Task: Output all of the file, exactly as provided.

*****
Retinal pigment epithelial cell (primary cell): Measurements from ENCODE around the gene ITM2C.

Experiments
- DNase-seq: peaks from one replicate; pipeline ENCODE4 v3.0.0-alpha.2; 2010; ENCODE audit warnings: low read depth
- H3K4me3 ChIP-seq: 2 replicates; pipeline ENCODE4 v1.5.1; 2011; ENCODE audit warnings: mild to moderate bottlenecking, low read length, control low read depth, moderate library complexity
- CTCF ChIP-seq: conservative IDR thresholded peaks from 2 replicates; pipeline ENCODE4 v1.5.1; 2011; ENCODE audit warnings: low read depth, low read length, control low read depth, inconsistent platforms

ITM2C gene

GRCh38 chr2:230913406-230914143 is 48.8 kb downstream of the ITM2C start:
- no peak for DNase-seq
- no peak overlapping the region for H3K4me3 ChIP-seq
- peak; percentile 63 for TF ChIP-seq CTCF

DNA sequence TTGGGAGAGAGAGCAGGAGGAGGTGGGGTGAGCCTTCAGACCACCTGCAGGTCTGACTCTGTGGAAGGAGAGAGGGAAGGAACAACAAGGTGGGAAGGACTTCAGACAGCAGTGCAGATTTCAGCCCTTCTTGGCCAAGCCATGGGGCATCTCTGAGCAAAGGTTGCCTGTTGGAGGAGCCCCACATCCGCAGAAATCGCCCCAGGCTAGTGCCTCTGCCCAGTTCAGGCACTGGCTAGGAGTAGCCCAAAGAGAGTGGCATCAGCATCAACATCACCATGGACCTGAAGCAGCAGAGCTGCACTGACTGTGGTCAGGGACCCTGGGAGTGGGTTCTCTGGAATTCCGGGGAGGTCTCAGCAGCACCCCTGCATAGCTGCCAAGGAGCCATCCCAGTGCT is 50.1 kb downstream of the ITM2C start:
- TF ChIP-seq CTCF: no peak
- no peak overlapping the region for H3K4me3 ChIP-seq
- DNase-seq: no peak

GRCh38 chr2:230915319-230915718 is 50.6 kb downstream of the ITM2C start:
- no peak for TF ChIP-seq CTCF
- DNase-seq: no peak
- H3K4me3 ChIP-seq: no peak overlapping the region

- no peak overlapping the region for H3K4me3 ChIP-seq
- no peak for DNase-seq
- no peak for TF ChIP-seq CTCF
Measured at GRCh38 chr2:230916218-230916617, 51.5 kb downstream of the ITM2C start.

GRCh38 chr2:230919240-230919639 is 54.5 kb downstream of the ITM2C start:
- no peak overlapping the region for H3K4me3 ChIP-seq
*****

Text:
Retinal pigment epithelial cell (primary cell): Measurements from ENCODE around the gene ITM2C.

Experiments
- DNase-seq: peaks from one replicate; pipeline ENCODE4 v3.0.0-alpha.2; 2010; ENCODE audit warnings: low read depth
- H3K4me3 ChIP-seq: 2 replicates; pipeline ENCODE4 v1.5.1; 2011; ENCODE audit warnings: mild to moderate bottlenecking, low read length, control low read depth, moderate library complexity
- CTCF ChIP-seq: conservative IDR thresholded peaks from 2 replicates; pipeline ENCODE4 v1.5.1; 2011; ENCODE audit warnings: low read depth, low read length, control low read depth, inconsistent platforms

ITM2C gene

GRCh38 chr2:230913406-230914143 is 48.8 kb downstream of the ITM2C start:
- no peak for DNase-seq
- no peak overlapping the region for H3K4me3 ChIP-seq
- peak; percentile 63 for TF ChIP-seq CTCF

DNA sequence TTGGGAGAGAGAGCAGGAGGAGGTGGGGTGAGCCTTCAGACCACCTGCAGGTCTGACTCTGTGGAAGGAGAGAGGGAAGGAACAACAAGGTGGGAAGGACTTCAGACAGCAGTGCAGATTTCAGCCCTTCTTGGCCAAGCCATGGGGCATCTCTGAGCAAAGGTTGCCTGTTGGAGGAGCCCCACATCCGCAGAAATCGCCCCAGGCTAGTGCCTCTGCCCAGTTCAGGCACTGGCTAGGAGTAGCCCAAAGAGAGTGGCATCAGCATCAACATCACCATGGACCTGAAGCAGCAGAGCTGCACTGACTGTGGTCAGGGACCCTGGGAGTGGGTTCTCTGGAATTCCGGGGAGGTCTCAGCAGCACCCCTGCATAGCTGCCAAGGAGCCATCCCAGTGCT is 50.1 kb downstream of the ITM2C start:
- TF ChIP-seq CTCF: no peak
- no peak overlapping the region for H3K4me3 ChIP-seq
- DNase-seq: no peak

GRCh38 chr2:230915319-230915718 is 50.6 kb downstream of the ITM2C start:
- no peak for TF ChIP-seq CTCF
- DNase-seq: no peak
- H3K4me3 ChIP-seq: no peak overlapping the region

- no peak overlapping the region for H3K4me3 ChIP-seq
- no peak for DNase-seq
- no peak for TF ChIP-seq CTCF
Measured at GRCh38 chr2:230916218-230916617, 51.5 kb downstream of the ITM2C start.

GRCh38 chr2:230919240-230919639 is 54.5 kb downstream of the ITM2C start:
- no peak overlapping the region for H3K4me3 ChIP-seq